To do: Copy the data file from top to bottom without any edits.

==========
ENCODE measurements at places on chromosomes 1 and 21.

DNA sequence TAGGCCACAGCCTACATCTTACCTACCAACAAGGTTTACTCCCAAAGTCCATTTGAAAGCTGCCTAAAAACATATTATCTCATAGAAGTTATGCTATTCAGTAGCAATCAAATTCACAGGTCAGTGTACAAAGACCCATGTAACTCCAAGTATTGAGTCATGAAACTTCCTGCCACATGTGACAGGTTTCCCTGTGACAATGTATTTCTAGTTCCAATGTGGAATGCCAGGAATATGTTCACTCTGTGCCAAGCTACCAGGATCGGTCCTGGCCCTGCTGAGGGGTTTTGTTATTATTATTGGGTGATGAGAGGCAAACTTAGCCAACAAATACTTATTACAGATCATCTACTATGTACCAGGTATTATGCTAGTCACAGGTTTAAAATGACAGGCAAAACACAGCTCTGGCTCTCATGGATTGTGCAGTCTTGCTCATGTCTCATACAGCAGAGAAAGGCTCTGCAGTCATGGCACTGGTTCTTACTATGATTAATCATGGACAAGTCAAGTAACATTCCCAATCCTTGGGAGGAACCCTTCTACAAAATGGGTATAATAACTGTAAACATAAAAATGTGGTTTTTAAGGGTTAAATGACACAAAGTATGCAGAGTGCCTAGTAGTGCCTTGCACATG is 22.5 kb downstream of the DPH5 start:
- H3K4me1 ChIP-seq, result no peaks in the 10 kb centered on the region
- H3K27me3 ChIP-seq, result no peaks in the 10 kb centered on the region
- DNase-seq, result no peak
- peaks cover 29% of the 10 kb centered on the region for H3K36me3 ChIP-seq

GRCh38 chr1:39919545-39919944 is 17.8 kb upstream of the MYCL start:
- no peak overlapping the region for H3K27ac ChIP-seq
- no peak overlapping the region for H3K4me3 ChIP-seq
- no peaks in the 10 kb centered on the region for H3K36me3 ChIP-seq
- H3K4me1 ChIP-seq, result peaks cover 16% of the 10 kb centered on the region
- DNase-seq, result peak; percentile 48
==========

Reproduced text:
ENCODE measurements at places on chromosomes 1 and 21.

DNA sequence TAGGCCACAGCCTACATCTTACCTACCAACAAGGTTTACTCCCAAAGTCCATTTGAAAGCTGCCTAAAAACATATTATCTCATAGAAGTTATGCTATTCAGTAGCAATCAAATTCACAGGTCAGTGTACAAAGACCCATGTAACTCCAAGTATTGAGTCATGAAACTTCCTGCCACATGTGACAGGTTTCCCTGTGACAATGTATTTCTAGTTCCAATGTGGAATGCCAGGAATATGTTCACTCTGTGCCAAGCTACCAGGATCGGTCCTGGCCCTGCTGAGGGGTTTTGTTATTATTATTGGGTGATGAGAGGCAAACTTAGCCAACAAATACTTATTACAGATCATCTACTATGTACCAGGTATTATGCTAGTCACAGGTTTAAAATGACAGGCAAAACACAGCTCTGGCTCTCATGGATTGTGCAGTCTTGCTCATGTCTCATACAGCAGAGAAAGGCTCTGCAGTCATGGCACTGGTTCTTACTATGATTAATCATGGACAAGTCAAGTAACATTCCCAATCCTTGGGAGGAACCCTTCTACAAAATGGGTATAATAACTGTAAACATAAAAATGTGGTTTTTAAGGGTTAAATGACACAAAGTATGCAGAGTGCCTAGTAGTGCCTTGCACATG is 22.5 kb downstream of the DPH5 start:
- H3K4me1 ChIP-seq, result no peaks in the 10 kb centered on the region
- H3K27me3 ChIP-seq, result no peaks in the 10 kb centered on the region
- DNase-seq, result no peak
- peaks cover 29% of the 10 kb centered on the region for H3K36me3 ChIP-seq

GRCh38 chr1:39919545-39919944 is 17.8 kb upstream of the MYCL start:
- no peak overlapping the region for H3K27ac ChIP-seq
- no peak overlapping the region for H3K4me3 ChIP-seq
- no peaks in the 10 kb centered on the region for H3K36me3 ChIP-seq
- H3K4me1 ChIP-seq, result peaks cover 16% of the 10 kb centered on the region
- DNase-seq, result peak; percentile 48